NPR Arts & Culture
Meghan Daum's essay collection is intensely personal, but also universal. Critic Tomas Hachard says that on a deep level, it's about the process of growing up and deciding whether to conform or rebel.
Lear, who co-created All In The Family, has written a new memoir at the age of 92. He tells Fresh Air about getting involved in politics and how his storylines addressed subjects like racism.
Brian Krebs' new book tells the story of how two companies groomed spammers, and then destroyed each other. In the process, Krebs got access to documents that illuminated how cybercriminals operate.
The cooking-kids show MasterChef Junior somehow combines high energy, endearing kids with really skilled cooking. The result is a very different kind of competition show.
"Greek coffee" may be a matter of national pride in the Mediterranean nation. But increasingly, Greeks are embracing espresso, an imported brew. Chalk it up to globalization.
The book, titled Purity, promises an expansive sprawl and familiar themes, but also a few stylistic experiments. Meanwhile, Texas gears up for a hearing and final vote on much-debated textbooks.
Young Woman in a Garden brings together 24 previously published short stories by the fantasy fabulist Delia Sherman. Reviewer Jason Heller says it's full of dazzle and heart, with a dark edge.
The growing popularity of e-cigarettes sparked the notice of the Oxford Dictionaries, which chose "vape" as the word of the year for 2014. It beat out contenders such as "bae" and "normcore."
We chat about the return of the terrific if little-seen Lisa Kudrow show The Comeback, which has resurfaced on HBO for a new season after almost 10 years.
Bill Cosby's silence when asked by an NPR anchor about rape allegations made big media news. The ongoing controversy may also hint at a generational divide between his fans and his latest critics.
For this week's Sandwich Monday, we try an innovative new pizza from Papa John's. It's covered with Fritos and chili.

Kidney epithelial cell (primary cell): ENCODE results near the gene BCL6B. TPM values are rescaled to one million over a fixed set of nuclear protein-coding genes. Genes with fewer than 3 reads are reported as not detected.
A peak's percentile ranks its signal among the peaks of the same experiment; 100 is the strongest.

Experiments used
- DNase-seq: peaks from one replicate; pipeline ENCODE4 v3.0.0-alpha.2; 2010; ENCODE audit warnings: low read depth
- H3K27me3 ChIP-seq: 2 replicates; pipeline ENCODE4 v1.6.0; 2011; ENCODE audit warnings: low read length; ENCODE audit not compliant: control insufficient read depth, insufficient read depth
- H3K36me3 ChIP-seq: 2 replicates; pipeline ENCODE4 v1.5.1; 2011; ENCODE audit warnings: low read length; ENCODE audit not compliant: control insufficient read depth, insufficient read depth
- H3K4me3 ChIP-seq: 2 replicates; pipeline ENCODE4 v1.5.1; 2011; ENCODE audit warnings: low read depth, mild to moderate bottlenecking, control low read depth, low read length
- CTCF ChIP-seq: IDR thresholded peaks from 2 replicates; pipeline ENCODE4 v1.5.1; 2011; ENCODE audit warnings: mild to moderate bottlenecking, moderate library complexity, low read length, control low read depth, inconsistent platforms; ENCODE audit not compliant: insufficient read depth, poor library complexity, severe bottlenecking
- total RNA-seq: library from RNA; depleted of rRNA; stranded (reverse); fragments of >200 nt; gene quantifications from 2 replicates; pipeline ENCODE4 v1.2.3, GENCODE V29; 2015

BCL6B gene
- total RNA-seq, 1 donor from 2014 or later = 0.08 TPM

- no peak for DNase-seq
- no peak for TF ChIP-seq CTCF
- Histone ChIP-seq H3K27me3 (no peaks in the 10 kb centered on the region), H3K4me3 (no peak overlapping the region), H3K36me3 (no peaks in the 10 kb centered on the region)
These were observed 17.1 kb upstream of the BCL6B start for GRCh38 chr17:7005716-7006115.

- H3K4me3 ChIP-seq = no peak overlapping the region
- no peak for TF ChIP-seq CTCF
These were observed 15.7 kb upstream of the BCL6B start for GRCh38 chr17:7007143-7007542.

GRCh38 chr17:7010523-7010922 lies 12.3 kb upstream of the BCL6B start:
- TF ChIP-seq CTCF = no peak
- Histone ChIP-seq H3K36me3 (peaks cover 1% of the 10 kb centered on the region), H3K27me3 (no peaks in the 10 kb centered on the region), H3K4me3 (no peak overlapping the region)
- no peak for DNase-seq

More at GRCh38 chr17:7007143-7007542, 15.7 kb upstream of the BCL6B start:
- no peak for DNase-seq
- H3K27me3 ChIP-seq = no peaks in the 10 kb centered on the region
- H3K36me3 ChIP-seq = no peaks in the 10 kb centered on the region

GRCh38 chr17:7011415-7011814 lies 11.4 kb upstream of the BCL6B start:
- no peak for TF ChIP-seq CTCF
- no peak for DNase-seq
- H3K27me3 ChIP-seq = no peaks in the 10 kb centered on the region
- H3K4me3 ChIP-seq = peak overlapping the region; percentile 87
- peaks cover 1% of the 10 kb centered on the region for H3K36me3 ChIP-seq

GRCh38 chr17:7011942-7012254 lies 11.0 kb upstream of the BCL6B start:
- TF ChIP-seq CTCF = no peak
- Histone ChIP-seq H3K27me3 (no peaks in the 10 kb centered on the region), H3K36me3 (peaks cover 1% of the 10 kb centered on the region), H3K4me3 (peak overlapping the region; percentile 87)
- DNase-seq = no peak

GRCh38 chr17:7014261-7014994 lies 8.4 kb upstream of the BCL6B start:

The new spy/political drama starring Katherine Heigl and Alfre Woodard isn't good, but it isn't bad either. That's a problem in television's very competitive landscape.
In the book @War, Shane Harris reports that U.S. intelligence agencies, sometimes aided by corporations, are trying to dominate cyberspace. It's "changing the Internet in fundamental ways," he says.
Various rights issues kept the original Batman from home-video release until now. Young viewers may be surprised by its pop-art sensibility, vibrant colors — and that it was played for laughs.
The teen pitcher, who made history at the Little League World Series, will tell her story in a book to be released in March. Also: R.A. Montgomery, an innovator in interactive reading, dies at age 78.
Meghan Daum's new collection looks at life in that awkward stage of adulthood that comes before you'd call yourself middle-aged. "Are we in the twilight of youth?" she asks. "That sounds not good."
Pop culture juggernaut Andy Cohen has written a new memoir, The Andy Cohen Diaries. He speaks to NPR's Rachel Martin about why celebrity fascinates him and how he went from journalism to reality TV.
Real-life friends and comedians Abbi Jacobsen and Ilana Glazer star in Broad City, about two flawed women navigating New York City in their 20s. NPR's Rachel Martin caught up with them on tour.
After his diagnosis, Peter Milton wasn't about to abandon art; but he did feel he had to abandon color. Today he says he finds black and white to be "fully more elegant than color."
Evil figures prominently in favorite bedtime stories. But a new translation of the first edition of the Brothers Grimm's tales reveals exactly how unsanitized and murderous these stories once were.